• Talend has made available their Talend Platform for Big Data that not only allows customers to source data from a Hadoop system, but also has reporting capabilities to visualize data directly from Hadoop without the need for external integration to a data warehouse.
  • MicroStrategy has the ability to transparently analyze the data stored in Hadoop distributions such as Cloudera, Hortonworks and even Amazon’s EMR and their thrift connector to Hadoop.  This allows business users to analyze Big Data using the simple drag and drop of attributes and metrics to visualize data.  Behind the scenes, it generates Hive-QL to query data from Hadoop.  It can also query data directly from Cloudera’s Impala and SAP’s in-memory HANA database.
  • Oracle can store and manage Big Data through their Big Data Appliance powered by Cloudera.  Oracle also has tight integration with Hadoop through Big Data connectors that enable SQL access to data on Hadoop directly from the Oracle database.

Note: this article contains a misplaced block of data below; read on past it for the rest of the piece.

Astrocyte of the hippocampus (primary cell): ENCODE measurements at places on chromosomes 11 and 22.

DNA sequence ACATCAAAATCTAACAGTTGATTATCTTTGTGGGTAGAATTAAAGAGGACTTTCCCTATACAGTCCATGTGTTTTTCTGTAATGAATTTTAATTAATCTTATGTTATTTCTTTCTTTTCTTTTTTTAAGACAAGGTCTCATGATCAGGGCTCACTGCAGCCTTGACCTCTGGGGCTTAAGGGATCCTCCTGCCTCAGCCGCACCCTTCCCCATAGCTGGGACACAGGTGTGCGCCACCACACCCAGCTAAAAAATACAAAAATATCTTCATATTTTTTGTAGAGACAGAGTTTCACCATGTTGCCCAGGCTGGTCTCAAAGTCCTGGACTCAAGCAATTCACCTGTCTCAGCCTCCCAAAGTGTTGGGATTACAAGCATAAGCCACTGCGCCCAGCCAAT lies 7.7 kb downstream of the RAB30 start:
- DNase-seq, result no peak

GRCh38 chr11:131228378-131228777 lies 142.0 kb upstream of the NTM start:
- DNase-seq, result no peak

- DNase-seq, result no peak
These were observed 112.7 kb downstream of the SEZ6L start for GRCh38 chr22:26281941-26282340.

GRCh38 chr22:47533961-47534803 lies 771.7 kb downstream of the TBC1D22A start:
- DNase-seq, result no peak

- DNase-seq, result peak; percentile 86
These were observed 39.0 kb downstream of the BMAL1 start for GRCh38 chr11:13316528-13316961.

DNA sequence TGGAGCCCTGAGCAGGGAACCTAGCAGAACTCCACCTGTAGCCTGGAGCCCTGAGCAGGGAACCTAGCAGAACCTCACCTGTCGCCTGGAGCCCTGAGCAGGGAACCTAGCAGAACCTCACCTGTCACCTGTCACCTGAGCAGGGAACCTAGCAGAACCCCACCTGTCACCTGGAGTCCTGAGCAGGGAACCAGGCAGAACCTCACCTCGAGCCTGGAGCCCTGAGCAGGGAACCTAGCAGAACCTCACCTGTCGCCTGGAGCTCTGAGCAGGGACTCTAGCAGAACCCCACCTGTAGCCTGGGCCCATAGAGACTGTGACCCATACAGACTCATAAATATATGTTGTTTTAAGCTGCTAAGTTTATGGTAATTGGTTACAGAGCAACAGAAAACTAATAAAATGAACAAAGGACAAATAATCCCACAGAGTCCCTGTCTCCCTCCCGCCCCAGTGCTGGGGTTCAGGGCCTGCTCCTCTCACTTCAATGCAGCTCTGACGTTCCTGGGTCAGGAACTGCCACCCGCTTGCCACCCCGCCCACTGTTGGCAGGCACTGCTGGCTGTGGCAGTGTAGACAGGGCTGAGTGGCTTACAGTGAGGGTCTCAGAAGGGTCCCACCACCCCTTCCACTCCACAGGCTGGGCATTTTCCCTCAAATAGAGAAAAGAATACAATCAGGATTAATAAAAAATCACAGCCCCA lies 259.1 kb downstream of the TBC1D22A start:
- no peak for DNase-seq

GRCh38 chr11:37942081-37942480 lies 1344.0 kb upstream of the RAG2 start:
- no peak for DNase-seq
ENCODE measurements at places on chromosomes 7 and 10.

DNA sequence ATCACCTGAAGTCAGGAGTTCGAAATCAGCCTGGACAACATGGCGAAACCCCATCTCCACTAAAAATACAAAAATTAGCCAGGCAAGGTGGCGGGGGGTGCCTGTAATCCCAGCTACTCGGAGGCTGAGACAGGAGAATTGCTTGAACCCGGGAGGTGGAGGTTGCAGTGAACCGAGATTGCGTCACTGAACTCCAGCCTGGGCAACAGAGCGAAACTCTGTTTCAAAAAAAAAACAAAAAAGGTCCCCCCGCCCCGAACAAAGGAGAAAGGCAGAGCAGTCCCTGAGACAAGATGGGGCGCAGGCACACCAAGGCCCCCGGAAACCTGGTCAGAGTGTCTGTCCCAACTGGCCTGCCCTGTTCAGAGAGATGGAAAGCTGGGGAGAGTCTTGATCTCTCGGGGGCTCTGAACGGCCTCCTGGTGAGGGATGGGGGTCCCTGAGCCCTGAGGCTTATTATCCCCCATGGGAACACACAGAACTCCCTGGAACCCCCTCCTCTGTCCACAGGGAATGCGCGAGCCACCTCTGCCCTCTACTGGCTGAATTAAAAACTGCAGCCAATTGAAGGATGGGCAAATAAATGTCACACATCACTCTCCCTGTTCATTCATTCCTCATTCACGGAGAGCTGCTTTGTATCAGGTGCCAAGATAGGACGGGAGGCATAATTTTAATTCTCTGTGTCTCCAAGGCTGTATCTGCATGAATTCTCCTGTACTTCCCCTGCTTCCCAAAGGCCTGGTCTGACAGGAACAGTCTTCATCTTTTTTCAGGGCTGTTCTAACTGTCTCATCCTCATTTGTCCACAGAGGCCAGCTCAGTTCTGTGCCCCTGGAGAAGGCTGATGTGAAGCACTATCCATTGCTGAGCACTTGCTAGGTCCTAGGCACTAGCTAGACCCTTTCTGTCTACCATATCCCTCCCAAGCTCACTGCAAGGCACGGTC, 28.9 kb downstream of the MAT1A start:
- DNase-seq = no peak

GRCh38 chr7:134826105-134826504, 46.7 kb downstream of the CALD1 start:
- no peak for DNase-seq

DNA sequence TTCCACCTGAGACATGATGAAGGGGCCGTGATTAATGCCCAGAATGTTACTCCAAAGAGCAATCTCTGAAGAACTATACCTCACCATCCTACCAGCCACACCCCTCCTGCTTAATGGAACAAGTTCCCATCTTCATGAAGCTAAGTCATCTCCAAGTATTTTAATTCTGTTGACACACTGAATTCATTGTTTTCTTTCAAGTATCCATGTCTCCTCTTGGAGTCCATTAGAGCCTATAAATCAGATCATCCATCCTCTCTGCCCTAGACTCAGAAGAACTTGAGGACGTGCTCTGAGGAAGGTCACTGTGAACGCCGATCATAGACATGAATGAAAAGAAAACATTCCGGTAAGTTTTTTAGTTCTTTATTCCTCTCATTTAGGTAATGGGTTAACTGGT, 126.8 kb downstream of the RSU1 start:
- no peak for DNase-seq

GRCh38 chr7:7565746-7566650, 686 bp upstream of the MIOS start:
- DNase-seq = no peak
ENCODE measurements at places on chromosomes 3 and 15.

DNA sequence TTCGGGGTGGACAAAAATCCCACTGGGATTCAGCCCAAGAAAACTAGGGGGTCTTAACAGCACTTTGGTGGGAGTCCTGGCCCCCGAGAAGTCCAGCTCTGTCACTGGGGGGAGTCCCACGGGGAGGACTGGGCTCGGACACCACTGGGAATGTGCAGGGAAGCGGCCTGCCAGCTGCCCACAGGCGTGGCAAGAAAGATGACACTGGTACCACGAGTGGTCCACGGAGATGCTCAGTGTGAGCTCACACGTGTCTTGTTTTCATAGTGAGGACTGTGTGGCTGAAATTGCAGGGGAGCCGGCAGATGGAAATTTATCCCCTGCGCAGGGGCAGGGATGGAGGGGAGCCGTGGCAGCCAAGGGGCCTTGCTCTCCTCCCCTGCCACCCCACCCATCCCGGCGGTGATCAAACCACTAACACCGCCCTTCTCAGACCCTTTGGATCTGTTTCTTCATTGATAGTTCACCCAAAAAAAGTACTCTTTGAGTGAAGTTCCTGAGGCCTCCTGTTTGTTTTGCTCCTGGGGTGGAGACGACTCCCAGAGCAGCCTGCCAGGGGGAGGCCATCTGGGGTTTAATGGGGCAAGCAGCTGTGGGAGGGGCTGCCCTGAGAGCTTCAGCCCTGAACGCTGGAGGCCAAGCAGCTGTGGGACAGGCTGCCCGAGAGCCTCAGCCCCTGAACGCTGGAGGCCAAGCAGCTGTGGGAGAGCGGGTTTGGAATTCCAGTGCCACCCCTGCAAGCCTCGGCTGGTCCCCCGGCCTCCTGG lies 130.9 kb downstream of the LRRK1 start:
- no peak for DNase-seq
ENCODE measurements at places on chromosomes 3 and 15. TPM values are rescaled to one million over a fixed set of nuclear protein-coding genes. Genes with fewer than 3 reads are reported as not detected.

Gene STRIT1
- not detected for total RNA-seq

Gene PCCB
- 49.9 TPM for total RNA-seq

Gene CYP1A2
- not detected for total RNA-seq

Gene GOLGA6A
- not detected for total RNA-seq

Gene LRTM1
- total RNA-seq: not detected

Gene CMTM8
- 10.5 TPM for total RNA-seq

• IBM with their InfoSphere products that helps customers analyze petabytes of Big Data with relatively minor effort through a pre-integrated hardware.
  • Teradata includes additional functionality that allows seamless integration of data on a Hadoop cluster with the data warehouse.
  • SAP extends its real time data platform and in-memory database HANA with integration to Hadoop. It can read from and load data to Hive and HDFS, perform rapid batch updating and loading to SAP HANA, Sybase IQ server and any other data store. It supports text data processing by analyzing web logs, social media and relevant content directly from files.
  • Microsoft has Windows working with the Hadoop distribution from HortonWorks. They are now offering a Windows Azure HDInsight service that enables them to provide Hadoop on the cloud.  That innovation allows the user to build and take down a Hadoop cluster in minutes.  Organizations can analyze Hadoop data with PowerPivot, PowerView and other Microsoft BI tools for data on the cloud.